One issue that exist when digitizing the classroom is establishing open means for connectivity for each student’s advancement. Within the desert of the Coachella Valley, many students have undergone and live in similar circumstances. In poverty-stricken areas such as these Internet connections are shared by a whole slew of family members: cousins, uncles-some living under the same roof, some nearby-and neighbors, too. It gets so congested that it often slows to a halt.
Although, this school’s able to supply their students with Apple iPads which acts as an aid in the betterment of their education, it’s purpose is destroyed when it remains intangible for usage at home. Meanwhile, the students had to manage the work that required their completion, still void of such an essential application that would enable them to do so. Eventually, homework became a troubling test for students throughout this school district and the voice of Sergio Duran Jr was able to enlighten and reestablish a movement that elicits technology and connectivity that is accessible to all students and reinvented the lives of everyone in this community.
You see, the Coachella Valley Unified School District, where Duran lives, is one of the poorest counties in the United States: 95% of the district lives below the national poverty level. “I said, Let’s put routers on the buses’ Not only could students use it on their way to school, we can also park those buses in their neighborhoods. Their connectivity doesn’t have to end at 3 o’clock. They can use it after all hours,”said Adams. Bus wiring turned out to be surprisingly affordable after using only half of their allotted money buying the iPads and wiring their schools. “We will put a router on a pigeon if we had to. This is so important. Students have to be connected. Can you imagine a day without connectivity?”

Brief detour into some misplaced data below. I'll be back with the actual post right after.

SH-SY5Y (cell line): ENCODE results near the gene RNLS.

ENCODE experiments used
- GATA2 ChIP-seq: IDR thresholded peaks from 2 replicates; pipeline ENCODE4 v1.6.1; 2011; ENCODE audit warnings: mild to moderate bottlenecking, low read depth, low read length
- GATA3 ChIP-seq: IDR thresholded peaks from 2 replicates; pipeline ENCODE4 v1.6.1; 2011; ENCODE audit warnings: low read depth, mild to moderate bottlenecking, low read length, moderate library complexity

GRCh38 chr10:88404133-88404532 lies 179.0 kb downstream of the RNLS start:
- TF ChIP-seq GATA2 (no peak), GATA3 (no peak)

Hence forth this program began implementation all around the Valley, and the school district has been able to narrow in on each individual pupil that needs access. They have expanded beyond their own vehicle fleet -they are wiring salvaged cars and non- school buses in an attempt to create as many hotspots as possible. “Even if there’s only one home out of our reach, we want to make sure all students are connected,” Duran’s says.
The buses which are the same ones that take pupils to school are sprinkled throughout the community from playgrounds, to empty lots and mobile home parks,. Yet, they later discovered that the connectivity is not only helping the students. Although, the hotspots are password-protected, pupils are sharing the access with family members. Many families, he says, use this access to learn English, do their CVS and complete daily work. The district is even using the connectivity to help their people become US citizens.
“More significant, student engagement is just off the charts and attendance rates are at an all-time high: 90% of the kids come to school every day. That’s unheard of, especially in a low-income district,” he says. The US national average for attendance is 92%. The rate of change since the whole technology program was put into place has Adam now fielding regular phone calls from school districts around the country (as well as large universities in the US Navy) asking for advice about how to get their own programs up and running.